The butterfly effect theory, popularized in the early 1960’s by Edward Lorenz, a
meteorologist, shows that a slight change in “an initial conditions system” can lead to a succession of unpredictable effects. He introduced a mathematic data in his program of weather forecast which presented a tiny change of a thousandth degree: it provoked a whole different scheme with exponential curves, describing butterfly’s wings.
The butterfly effect comes into play in manyfields, such as human societies. Globalization, hyper connection, information overloadhave created today’s society and initial conditions conducive to an uncontrolled circle. If in 1914, one flap of a butterfly’s wing (the murder of Archduke Franz Ferdinand) caused World War I, today, a tweet is the triggering factor of the Arab Spring.
Looking at History with lucidity, as a phenomenon of chain reactions out of control, suddenly highlights our daily fear of changeover. How many gestures, how many words misunderstood? Do we destroy unconsciously? Are we destroying without even knowing it? Fast enough, these questions have been taken over by Art, using the butterfly effect as a narrative mechanism, from frivolity to chaos. Gesture of remembrance and inner fights, sixteen artists explore the torments ofone flap of a butterfly’s wing.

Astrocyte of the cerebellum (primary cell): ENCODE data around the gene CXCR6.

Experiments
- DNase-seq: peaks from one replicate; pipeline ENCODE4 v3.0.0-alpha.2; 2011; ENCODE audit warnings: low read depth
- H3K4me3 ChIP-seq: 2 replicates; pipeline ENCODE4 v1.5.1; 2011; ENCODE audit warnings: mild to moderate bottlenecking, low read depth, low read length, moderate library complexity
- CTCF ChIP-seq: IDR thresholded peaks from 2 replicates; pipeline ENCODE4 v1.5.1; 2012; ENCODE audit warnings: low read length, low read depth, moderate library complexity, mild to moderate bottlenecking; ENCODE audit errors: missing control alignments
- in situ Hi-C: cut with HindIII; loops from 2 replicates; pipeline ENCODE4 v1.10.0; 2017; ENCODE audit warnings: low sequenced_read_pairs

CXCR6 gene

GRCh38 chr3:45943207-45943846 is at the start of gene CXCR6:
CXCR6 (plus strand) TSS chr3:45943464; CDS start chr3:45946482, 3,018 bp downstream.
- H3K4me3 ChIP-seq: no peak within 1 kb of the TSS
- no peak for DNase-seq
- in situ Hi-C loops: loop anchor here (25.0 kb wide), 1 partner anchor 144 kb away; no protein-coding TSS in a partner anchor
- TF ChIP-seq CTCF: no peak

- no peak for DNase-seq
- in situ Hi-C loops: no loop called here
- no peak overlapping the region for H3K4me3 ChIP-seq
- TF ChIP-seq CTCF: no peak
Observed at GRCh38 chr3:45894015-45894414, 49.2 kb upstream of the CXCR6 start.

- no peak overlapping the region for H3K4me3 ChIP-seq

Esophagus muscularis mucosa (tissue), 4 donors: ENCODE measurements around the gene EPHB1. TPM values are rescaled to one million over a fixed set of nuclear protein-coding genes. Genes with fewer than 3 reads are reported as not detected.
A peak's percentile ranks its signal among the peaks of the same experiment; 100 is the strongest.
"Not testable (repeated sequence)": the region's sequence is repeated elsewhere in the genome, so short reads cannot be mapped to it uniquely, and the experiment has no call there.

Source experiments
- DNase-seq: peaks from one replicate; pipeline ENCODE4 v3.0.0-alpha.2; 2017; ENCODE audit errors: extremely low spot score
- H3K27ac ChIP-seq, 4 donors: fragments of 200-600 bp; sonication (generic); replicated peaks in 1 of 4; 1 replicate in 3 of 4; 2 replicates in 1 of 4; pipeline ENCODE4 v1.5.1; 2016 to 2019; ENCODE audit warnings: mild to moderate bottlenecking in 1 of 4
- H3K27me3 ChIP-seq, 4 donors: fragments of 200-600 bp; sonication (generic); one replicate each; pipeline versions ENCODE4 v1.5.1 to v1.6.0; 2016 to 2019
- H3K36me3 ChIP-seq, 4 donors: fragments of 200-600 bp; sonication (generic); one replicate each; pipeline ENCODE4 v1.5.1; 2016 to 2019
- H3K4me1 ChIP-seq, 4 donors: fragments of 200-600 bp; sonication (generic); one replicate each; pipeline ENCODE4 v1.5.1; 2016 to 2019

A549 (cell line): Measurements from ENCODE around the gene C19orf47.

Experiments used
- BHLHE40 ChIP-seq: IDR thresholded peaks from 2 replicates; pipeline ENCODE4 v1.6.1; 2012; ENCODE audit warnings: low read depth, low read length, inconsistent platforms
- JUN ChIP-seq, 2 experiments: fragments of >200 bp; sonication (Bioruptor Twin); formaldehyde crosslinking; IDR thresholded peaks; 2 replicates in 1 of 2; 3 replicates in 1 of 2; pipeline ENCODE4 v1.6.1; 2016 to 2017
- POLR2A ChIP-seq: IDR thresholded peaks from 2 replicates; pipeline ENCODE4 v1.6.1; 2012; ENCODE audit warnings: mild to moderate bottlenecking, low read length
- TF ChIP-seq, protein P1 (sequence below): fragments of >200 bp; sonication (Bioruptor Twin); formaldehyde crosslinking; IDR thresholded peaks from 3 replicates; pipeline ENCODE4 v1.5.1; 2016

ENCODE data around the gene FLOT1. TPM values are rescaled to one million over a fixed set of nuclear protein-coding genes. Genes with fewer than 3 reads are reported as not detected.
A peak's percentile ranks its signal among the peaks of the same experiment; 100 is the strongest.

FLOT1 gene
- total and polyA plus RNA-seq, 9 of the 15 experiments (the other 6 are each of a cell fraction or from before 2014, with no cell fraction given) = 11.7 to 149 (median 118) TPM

Beyond the notions of right or wrong, positive or negative, it feeds the creative process itself: “illuminations”, “revelations”, “inspirations”, stereotypes to talk about creation, are nothing but the result of various fluxes, exceeding the human spirit and sciences, but initially, they were surely
determinate by accurate elements. Growing up during the journey, they modified its destination.
Eventually, if artists use it in a particular way, we all experience this “Lepidoptera” effect: we call it chance encounters, goodness, fate or even luck. And yet, as meteorologists phenomena, they just reveal our inability, even with the best satellites, to forecast tomorrow’s conditions or to predict what life